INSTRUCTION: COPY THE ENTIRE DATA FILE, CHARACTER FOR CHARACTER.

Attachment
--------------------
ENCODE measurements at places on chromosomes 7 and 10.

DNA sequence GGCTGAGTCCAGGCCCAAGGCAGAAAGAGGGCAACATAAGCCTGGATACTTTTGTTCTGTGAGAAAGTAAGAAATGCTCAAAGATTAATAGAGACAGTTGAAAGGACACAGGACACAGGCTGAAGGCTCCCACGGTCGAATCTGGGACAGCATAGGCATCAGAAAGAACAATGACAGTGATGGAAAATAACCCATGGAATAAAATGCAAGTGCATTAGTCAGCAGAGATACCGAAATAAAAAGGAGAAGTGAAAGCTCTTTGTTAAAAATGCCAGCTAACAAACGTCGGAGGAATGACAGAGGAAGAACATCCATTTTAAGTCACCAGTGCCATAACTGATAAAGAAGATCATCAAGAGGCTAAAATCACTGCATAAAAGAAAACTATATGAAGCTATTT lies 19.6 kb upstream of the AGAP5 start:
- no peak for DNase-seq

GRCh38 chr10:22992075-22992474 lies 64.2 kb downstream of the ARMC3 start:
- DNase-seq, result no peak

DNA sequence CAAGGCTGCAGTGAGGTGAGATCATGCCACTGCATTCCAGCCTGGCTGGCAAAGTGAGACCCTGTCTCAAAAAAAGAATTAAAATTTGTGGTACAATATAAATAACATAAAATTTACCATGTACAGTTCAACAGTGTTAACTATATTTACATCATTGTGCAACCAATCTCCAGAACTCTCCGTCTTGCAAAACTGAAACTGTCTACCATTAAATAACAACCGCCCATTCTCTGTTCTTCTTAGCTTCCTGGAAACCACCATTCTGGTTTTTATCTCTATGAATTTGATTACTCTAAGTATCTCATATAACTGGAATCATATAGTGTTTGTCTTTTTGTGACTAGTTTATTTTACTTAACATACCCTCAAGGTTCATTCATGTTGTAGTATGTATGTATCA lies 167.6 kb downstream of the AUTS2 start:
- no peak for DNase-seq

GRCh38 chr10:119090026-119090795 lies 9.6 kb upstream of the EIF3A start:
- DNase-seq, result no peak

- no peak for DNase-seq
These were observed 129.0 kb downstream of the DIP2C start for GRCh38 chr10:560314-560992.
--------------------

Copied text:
ENCODE measurements at places on chromosomes 7 and 10.

DNA sequence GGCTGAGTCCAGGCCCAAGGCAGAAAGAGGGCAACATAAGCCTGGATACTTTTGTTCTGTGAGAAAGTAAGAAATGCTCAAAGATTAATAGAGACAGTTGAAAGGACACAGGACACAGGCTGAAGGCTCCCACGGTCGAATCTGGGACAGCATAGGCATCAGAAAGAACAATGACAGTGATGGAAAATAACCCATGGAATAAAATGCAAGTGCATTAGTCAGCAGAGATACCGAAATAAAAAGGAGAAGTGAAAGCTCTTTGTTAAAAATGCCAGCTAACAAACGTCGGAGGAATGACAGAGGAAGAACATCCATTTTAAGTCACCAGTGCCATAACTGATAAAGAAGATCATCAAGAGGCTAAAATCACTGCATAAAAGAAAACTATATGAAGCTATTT lies 19.6 kb upstream of the AGAP5 start:
- no peak for DNase-seq

GRCh38 chr10:22992075-22992474 lies 64.2 kb downstream of the ARMC3 start:
- DNase-seq, result no peak

DNA sequence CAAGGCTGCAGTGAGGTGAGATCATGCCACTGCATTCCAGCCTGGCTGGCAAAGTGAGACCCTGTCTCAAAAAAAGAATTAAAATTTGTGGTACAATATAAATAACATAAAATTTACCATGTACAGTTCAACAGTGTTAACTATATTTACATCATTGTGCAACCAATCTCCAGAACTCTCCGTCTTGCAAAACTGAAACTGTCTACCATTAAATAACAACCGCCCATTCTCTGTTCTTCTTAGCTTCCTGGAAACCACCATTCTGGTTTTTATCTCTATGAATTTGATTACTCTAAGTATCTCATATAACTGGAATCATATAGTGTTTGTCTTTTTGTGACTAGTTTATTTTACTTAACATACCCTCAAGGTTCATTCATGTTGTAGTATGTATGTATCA lies 167.6 kb downstream of the AUTS2 start:
- no peak for DNase-seq

GRCh38 chr10:119090026-119090795 lies 9.6 kb upstream of the EIF3A start:
- DNase-seq, result no peak

- no peak for DNase-seq
These were observed 129.0 kb downstream of the DIP2C start for GRCh38 chr10:560314-560992.